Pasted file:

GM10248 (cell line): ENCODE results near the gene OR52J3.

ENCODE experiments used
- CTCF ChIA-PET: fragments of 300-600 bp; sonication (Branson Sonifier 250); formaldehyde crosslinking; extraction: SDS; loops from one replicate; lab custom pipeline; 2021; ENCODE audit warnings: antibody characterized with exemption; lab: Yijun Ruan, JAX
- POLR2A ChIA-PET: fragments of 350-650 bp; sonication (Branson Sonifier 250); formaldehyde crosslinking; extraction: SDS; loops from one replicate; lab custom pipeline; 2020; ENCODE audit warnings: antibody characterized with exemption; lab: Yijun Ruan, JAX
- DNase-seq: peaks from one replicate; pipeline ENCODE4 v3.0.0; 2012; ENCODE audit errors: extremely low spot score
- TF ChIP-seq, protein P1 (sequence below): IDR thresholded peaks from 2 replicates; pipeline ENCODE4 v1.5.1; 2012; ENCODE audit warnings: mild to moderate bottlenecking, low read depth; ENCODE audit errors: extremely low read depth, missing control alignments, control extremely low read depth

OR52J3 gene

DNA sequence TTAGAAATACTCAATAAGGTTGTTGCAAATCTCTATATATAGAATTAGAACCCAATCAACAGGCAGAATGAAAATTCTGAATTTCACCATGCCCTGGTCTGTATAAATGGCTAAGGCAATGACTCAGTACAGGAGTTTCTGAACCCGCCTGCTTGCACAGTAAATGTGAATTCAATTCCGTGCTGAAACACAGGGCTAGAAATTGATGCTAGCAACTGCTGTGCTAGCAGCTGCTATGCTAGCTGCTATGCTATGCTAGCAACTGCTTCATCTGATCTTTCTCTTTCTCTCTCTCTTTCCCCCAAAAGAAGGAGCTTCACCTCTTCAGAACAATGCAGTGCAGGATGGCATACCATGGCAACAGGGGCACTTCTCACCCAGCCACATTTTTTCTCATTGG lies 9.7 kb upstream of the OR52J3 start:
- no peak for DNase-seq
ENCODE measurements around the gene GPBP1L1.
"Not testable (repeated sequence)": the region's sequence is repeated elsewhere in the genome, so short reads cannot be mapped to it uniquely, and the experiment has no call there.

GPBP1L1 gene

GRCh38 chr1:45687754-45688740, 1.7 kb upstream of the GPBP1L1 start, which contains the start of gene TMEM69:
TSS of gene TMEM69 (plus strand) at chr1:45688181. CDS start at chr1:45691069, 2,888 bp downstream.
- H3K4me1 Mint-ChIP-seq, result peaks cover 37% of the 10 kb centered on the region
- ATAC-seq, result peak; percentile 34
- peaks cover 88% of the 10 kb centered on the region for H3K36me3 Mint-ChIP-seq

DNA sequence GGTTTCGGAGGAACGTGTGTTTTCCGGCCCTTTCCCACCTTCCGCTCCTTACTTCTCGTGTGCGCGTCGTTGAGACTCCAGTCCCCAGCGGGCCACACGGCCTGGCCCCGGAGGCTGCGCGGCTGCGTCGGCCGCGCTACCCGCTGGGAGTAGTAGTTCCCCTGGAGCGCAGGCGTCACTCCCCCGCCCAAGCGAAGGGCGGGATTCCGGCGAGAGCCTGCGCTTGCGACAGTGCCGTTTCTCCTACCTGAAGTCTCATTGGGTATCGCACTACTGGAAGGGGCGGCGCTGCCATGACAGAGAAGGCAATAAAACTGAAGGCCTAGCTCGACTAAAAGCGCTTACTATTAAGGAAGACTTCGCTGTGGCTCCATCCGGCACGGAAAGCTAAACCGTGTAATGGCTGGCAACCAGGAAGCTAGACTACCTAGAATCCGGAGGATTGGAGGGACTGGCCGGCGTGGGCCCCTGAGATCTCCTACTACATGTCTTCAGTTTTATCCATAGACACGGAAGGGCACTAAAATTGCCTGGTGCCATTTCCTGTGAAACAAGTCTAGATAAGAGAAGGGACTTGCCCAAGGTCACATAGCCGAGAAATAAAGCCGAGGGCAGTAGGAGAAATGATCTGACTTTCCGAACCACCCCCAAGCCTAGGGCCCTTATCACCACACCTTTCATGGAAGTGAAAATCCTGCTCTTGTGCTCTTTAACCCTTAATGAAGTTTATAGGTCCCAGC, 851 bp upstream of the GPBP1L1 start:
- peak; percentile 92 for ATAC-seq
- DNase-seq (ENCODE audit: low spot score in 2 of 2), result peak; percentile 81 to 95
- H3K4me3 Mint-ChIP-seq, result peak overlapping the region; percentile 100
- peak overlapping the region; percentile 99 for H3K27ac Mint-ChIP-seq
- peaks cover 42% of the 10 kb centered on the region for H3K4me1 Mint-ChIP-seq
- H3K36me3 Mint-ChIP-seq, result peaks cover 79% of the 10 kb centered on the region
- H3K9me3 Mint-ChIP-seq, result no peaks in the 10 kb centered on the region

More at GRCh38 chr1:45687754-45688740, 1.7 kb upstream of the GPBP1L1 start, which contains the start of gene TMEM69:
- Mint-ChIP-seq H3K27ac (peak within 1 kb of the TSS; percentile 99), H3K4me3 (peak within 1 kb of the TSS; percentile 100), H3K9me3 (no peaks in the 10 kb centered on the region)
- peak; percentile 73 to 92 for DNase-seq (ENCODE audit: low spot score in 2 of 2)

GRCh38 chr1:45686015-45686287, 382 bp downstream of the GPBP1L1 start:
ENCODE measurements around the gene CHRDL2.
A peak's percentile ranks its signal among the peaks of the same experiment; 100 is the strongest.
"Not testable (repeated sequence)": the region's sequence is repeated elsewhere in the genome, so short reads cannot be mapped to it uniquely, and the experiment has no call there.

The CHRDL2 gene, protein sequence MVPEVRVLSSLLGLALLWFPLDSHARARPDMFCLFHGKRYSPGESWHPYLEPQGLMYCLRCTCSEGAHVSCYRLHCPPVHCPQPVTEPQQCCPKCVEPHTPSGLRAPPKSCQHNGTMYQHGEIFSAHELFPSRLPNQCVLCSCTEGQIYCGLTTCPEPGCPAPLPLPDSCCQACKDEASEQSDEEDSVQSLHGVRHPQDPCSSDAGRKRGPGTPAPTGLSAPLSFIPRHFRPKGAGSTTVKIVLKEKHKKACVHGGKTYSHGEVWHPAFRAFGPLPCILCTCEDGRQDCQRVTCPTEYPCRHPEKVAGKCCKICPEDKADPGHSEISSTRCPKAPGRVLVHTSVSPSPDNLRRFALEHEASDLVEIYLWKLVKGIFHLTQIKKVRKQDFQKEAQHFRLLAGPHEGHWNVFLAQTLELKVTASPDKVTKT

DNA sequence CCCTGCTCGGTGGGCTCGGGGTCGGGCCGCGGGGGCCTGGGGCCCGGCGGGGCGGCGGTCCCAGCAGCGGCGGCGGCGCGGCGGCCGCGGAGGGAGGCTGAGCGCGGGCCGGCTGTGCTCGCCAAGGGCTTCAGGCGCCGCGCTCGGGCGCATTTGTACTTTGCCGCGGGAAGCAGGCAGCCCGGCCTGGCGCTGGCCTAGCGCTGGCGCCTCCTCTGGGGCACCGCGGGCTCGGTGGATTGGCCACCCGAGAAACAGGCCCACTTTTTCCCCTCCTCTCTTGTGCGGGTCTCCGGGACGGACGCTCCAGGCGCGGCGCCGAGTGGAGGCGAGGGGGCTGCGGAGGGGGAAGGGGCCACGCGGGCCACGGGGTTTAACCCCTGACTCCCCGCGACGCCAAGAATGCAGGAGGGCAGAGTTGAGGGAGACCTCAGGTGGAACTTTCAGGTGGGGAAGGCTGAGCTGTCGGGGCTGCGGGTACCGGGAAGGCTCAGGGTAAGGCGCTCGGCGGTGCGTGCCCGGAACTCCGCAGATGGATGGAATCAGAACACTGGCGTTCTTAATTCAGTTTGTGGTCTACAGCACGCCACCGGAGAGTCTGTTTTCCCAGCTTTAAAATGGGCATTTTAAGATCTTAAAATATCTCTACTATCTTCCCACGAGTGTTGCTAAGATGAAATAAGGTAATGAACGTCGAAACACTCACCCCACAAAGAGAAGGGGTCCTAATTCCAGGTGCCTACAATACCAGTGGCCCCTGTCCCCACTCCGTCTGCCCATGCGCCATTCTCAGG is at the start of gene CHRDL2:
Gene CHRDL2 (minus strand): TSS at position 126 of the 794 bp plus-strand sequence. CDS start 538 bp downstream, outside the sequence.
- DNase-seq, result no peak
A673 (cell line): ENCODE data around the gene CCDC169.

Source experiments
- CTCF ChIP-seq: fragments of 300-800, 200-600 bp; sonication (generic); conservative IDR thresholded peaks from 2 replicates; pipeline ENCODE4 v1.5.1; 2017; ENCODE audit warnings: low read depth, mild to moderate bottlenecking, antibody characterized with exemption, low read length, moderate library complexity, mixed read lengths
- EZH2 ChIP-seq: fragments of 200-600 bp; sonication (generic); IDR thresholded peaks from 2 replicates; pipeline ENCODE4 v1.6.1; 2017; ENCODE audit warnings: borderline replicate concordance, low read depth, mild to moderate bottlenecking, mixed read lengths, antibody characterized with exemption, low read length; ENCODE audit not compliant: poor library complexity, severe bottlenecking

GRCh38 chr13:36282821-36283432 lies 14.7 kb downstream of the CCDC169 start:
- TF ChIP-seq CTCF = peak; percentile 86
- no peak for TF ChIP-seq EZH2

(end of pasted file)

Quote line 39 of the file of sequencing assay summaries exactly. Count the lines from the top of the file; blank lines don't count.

- CTCF ChIP-seq: fragments of 300-800, 200-600 bp; sonication (generic); conservative IDR thresholded peaks from 2 replicates; pipeline ENCODE4 v1.5.1; 2017; ENCODE audit warnings: low read depth, mild to moderate bottlenecking, antibody characterized with exemption, low read length, moderate library complexity, mixed read lengths